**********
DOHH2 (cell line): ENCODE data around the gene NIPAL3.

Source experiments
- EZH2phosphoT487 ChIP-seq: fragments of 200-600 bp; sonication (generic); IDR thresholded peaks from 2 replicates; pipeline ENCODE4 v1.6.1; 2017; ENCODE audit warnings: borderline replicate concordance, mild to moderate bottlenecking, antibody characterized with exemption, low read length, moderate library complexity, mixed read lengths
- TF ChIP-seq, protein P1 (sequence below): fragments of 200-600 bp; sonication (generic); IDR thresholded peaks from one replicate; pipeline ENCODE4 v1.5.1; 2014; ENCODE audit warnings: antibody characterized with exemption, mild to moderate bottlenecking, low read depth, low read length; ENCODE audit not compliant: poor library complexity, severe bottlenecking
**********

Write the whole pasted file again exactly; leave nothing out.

DOHH2 (cell line): ENCODE data around the gene NIPAL3.

Source experiments
- EZH2phosphoT487 ChIP-seq: fragments of 200-600 bp; sonication (generic); IDR thresholded peaks from 2 replicates; pipeline ENCODE4 v1.6.1; 2017; ENCODE audit warnings: borderline replicate concordance, mild to moderate bottlenecking, antibody characterized with exemption, low read length, moderate library complexity, mixed read lengths
- TF ChIP-seq, protein P1 (sequence below): fragments of 200-600 bp; sonication (generic); IDR thresholded peaks from one replicate; pipeline ENCODE4 v1.5.1; 2014; ENCODE audit warnings: antibody characterized with exemption, mild to moderate bottlenecking, low read depth, low read length; ENCODE audit not compliant: poor library complexity, severe bottlenecking